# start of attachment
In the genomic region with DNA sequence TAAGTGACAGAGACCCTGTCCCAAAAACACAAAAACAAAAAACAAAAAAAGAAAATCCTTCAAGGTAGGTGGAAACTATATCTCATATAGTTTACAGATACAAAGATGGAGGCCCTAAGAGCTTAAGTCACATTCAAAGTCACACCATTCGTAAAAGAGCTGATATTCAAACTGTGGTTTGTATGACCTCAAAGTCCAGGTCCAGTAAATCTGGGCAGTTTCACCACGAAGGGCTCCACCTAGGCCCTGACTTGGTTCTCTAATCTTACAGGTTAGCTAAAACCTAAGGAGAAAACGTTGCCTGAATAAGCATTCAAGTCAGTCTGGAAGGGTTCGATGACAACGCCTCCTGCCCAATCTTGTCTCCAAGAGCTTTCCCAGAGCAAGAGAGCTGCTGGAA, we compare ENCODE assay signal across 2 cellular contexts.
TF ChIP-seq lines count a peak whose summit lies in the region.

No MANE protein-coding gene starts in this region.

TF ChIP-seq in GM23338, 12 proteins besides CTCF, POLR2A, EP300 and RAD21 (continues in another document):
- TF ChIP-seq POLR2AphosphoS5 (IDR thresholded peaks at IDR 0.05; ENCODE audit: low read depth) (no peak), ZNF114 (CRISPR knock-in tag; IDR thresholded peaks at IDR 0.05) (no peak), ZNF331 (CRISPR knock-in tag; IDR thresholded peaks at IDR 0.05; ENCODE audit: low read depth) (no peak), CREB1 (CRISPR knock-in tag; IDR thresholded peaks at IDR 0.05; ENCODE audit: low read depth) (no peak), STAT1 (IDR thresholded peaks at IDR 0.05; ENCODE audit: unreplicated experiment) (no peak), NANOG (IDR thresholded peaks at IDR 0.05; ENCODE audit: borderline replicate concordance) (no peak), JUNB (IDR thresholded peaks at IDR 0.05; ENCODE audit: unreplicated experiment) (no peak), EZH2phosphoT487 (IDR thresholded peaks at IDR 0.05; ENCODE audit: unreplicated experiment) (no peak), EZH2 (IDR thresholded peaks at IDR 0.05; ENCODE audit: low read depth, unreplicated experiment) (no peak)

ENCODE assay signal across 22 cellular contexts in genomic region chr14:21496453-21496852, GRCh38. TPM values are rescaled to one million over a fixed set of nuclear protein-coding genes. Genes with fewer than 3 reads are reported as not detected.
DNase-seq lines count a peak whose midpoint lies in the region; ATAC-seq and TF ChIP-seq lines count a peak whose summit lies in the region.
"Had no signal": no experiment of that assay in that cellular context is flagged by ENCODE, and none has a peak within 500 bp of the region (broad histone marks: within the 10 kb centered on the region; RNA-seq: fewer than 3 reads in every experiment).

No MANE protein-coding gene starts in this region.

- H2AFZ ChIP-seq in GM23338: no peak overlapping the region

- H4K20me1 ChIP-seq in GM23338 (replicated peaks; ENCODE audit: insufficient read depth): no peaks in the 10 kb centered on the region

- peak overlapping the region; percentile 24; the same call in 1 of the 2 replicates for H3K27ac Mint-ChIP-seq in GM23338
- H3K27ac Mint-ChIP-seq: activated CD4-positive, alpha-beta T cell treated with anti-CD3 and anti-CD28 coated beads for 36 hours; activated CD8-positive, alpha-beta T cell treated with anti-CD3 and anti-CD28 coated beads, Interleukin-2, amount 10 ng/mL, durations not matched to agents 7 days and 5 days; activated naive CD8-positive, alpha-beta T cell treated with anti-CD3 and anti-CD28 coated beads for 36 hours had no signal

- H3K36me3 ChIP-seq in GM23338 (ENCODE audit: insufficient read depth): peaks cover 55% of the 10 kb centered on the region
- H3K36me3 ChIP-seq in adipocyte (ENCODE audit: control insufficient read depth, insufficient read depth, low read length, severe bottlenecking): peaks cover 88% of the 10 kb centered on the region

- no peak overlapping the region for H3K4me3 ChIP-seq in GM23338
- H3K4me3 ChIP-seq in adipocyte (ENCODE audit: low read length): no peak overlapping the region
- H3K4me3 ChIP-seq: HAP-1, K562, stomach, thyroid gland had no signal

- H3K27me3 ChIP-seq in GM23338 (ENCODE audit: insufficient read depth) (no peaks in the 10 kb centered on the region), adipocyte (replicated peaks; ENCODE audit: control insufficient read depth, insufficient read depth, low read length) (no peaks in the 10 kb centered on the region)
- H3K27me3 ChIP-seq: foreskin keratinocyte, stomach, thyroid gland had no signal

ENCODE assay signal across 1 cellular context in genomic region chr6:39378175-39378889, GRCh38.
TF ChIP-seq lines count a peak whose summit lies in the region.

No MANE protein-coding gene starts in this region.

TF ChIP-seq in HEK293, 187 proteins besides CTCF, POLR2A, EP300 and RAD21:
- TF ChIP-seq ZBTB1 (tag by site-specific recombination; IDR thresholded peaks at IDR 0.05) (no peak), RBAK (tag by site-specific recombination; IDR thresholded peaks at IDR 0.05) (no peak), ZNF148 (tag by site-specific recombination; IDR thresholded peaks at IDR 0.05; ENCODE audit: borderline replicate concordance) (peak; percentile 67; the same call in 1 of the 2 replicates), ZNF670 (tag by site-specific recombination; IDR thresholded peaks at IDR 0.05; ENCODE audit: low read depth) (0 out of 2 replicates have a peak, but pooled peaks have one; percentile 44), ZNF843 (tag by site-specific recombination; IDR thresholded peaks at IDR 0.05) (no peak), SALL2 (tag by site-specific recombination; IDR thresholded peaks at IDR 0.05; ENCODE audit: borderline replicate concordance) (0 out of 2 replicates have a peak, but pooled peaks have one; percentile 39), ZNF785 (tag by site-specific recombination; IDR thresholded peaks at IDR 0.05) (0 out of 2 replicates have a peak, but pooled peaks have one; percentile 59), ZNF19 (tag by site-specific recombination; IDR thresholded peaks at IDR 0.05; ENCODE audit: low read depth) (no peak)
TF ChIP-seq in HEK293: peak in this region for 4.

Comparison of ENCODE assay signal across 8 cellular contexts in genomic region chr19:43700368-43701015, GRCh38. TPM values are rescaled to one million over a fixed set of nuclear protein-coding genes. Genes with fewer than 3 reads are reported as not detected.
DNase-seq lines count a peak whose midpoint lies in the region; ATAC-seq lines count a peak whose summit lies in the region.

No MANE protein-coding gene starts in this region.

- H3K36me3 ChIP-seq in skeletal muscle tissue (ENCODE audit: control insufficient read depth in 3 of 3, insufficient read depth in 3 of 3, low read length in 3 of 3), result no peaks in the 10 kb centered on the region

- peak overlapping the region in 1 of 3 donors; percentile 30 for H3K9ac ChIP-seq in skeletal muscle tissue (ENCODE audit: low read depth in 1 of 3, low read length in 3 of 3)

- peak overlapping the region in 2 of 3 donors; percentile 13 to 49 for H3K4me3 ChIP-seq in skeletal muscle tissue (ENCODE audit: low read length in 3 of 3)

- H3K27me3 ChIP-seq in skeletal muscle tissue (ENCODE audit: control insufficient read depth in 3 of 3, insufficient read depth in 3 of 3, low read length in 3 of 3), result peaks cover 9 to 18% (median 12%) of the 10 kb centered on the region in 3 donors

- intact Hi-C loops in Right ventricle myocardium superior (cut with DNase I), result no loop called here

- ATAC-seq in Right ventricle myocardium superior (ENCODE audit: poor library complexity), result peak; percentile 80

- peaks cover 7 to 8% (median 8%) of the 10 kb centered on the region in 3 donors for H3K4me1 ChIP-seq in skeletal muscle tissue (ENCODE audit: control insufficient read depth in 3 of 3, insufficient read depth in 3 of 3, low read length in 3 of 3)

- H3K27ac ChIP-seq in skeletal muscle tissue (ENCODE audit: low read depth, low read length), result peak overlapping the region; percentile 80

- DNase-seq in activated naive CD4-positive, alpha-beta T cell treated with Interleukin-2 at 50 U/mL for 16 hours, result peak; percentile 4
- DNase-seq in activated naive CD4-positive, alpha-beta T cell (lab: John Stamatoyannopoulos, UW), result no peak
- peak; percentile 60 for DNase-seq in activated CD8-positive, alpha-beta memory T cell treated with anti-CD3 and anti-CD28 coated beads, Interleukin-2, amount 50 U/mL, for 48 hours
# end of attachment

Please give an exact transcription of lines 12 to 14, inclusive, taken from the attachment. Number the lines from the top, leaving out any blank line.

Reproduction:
- peak overlapping the region; percentile 24; the same call in 1 of the 2 replicates for H3K27ac Mint-ChIP-seq in GM23338
- H3K27ac Mint-ChIP-seq: activated CD4-positive, alpha-beta T cell treated with anti-CD3 and anti-CD28 coated beads for 36 hours; activated CD8-positive, alpha-beta T cell treated with anti-CD3 and anti-CD28 coated beads, Interleukin-2, amount 10 ng/mL, durations not matched to agents 7 days and 5 days; activated naive CD8-positive, alpha-beta T cell treated with anti-CD3 and anti-CD28 coated beads for 36 hours had no signal

- H3K36me3 ChIP-seq in GM23338 (ENCODE audit: insufficient read depth): peaks cover 55% of the 10 kb centered on the region